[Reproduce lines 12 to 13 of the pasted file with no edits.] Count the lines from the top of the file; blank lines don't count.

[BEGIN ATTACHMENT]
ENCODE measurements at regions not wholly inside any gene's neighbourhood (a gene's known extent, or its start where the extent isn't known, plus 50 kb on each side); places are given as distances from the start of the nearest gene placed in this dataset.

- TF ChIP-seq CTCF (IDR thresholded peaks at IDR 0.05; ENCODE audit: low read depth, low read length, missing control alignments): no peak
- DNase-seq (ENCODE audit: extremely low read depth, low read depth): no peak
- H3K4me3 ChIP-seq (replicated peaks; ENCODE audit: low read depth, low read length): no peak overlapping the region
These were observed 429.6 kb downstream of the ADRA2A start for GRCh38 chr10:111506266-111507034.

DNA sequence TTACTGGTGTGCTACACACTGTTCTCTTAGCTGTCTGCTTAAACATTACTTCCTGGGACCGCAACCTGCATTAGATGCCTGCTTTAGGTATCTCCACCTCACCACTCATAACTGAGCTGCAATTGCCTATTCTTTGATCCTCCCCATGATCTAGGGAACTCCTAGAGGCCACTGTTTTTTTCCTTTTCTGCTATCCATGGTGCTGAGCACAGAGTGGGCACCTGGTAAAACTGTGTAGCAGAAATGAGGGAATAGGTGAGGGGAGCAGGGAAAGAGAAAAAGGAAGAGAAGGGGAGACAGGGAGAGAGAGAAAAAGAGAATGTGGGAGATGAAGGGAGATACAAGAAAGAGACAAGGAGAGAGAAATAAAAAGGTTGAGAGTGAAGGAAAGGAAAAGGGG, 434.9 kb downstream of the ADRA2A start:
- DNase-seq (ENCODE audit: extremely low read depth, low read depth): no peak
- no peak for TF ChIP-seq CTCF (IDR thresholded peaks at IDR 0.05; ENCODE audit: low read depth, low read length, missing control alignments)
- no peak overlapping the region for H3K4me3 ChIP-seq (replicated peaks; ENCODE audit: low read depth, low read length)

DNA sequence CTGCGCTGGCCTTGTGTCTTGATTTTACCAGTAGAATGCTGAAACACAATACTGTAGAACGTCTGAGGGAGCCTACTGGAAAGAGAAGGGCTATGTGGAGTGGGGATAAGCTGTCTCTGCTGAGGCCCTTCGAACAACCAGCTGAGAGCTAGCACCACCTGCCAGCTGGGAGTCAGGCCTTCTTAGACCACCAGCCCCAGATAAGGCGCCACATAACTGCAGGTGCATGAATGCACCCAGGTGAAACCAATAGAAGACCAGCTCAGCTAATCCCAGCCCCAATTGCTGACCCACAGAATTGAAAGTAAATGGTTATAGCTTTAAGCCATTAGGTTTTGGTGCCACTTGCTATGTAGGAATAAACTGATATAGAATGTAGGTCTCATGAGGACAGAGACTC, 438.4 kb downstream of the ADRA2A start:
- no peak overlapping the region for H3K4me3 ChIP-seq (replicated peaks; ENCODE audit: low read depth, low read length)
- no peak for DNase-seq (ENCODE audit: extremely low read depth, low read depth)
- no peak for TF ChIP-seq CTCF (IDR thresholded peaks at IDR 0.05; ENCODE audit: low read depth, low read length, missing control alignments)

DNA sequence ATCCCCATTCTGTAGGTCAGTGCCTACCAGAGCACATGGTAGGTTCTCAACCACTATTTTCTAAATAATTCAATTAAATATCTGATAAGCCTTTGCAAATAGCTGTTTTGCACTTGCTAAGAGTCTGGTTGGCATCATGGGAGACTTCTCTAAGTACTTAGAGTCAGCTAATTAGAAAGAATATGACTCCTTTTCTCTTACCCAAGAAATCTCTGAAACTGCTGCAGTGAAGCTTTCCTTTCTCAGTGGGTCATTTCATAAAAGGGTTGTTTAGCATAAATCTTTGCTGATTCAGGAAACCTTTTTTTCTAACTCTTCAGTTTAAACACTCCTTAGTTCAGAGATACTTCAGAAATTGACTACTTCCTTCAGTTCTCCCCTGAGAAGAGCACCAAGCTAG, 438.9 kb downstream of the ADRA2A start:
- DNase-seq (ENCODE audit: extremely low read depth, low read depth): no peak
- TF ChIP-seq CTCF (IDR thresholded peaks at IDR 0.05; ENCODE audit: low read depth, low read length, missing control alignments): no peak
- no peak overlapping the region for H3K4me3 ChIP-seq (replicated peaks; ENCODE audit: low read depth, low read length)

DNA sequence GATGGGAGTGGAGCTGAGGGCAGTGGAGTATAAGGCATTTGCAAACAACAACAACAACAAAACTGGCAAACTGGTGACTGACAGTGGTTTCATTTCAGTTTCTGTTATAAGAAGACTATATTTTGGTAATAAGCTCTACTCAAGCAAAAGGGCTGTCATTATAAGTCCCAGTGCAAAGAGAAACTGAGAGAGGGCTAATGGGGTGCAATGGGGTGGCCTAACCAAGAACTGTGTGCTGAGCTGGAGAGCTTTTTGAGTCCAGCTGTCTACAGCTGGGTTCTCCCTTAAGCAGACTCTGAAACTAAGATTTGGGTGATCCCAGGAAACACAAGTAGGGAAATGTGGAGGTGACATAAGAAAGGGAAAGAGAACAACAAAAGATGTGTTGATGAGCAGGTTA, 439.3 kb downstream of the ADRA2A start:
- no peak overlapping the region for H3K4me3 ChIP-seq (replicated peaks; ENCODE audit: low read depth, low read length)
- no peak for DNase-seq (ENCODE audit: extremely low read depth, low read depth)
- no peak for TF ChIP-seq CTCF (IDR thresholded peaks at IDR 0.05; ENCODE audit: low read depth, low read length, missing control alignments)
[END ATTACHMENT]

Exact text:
- no peak for DNase-seq (ENCODE audit: extremely low read depth, low read depth)
- no peak for TF ChIP-seq CTCF (IDR thresholded peaks at IDR 0.05; ENCODE audit: low read depth, low read length, missing control alignments)